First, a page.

A person who endures a severe traumatic brain injury or other serious situations such as heart failure or near drowning, will sometimes fall into a persistent vegetative state. The persistent vegetative state is a disorder of consciousness in which the patient is awake, but unaware or unconscious. This occurs as a result of damage to neurons in higher-level areas of the brain, which are important for learning, memory, and self-awareness. Neurons in the brain-stem, which is important for basic functions such as heart rate and respiration, however, will remain intact in people in a persistent vegetative state.
A recent animal study investigated the factors that made brain-stem neurons less vulnerable to injury than neurons in higher-level areas of the brain. Using high powered imaging and recording techniques, the researchers found that neurons in the brain-stem were resistant to a certain physiological response to injury that caused swelling and cell death in other areas of the brain. This resistance preserved brain-stem functioning while other parts of the brain continued to degenerate. The researchers suggest that this mechanism may be responsible for the characteristic condition of "awake but unaware" in the persistent vegetative state.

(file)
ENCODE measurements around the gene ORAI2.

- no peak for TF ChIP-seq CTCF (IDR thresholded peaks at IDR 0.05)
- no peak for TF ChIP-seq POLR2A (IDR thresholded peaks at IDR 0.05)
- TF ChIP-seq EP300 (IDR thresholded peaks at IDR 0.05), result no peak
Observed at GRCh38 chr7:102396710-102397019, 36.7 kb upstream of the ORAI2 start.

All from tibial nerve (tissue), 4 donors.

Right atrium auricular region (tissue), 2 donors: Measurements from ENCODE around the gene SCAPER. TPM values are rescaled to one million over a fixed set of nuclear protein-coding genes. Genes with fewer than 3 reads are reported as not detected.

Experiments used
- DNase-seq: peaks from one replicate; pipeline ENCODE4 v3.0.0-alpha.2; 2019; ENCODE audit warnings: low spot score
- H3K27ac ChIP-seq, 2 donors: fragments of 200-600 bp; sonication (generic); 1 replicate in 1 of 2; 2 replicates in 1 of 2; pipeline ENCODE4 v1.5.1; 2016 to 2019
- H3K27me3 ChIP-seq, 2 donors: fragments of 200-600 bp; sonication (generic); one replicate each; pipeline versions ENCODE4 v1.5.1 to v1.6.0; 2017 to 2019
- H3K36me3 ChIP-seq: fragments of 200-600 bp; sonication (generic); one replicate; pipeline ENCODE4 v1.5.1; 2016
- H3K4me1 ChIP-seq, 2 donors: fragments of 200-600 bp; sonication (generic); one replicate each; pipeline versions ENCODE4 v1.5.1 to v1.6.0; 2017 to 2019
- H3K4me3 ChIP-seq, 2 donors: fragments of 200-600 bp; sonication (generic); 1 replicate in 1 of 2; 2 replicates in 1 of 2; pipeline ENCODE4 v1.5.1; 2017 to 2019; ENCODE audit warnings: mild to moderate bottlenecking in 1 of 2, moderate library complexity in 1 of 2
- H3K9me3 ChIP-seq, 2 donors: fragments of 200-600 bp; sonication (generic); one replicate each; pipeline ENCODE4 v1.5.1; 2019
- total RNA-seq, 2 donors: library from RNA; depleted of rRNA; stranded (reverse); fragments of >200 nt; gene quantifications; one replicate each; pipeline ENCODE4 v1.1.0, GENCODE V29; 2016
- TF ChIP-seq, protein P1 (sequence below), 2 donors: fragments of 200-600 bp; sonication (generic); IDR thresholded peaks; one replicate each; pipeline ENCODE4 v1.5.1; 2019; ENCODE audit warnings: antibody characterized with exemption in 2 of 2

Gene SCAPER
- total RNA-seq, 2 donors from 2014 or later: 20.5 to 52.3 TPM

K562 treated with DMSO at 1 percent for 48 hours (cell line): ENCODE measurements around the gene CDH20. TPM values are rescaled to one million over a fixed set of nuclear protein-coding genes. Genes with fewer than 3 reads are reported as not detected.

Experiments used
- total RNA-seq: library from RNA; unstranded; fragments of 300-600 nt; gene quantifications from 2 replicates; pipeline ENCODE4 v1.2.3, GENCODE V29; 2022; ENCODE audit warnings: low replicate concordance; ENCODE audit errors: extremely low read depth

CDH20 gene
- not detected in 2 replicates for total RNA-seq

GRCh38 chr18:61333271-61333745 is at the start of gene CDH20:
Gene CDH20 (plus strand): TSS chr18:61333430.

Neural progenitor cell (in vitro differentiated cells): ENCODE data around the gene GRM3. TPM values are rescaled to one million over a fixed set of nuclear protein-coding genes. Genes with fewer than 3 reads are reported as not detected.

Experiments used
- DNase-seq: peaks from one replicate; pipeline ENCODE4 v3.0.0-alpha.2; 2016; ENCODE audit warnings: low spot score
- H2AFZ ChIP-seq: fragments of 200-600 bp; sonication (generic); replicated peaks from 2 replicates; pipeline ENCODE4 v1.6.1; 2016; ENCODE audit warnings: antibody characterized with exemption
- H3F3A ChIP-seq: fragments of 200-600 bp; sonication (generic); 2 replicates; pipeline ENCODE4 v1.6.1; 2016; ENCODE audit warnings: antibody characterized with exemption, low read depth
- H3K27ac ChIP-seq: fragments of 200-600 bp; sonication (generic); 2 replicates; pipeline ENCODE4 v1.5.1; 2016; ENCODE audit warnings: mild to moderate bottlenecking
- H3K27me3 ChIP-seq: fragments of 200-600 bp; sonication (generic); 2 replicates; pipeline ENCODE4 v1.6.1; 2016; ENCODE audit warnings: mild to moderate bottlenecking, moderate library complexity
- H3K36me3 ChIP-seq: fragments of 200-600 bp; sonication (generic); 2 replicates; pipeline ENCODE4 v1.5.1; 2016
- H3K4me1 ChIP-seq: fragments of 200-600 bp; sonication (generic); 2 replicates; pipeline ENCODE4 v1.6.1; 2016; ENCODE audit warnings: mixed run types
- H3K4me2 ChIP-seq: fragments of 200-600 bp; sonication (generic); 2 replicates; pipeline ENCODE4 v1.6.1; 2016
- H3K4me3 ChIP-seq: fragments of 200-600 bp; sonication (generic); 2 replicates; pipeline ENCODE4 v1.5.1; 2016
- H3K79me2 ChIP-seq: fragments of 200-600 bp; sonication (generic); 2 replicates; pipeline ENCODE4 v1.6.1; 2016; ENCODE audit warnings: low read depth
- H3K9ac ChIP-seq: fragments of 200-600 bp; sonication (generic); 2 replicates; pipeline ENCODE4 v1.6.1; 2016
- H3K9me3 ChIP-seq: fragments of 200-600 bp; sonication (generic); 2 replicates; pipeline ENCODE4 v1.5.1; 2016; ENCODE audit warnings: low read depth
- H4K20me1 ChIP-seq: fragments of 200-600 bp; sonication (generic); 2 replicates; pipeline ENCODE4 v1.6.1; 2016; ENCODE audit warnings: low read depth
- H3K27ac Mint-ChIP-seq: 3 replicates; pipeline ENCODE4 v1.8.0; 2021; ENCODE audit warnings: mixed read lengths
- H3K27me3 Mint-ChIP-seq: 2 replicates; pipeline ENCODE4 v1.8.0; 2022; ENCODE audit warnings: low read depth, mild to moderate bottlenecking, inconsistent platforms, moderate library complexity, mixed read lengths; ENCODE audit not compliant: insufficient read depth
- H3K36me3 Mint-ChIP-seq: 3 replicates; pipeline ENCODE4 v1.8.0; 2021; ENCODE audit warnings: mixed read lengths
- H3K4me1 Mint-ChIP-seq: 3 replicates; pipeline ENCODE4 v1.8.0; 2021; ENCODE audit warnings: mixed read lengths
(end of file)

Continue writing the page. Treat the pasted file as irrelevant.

Brisson CD, Hseih YT, Kim D, et al. Brain-stem neurons survive the identical ischemic stress that kills higher neurons: Insight to the persistent vegetative state. PLoS One. (May 2014).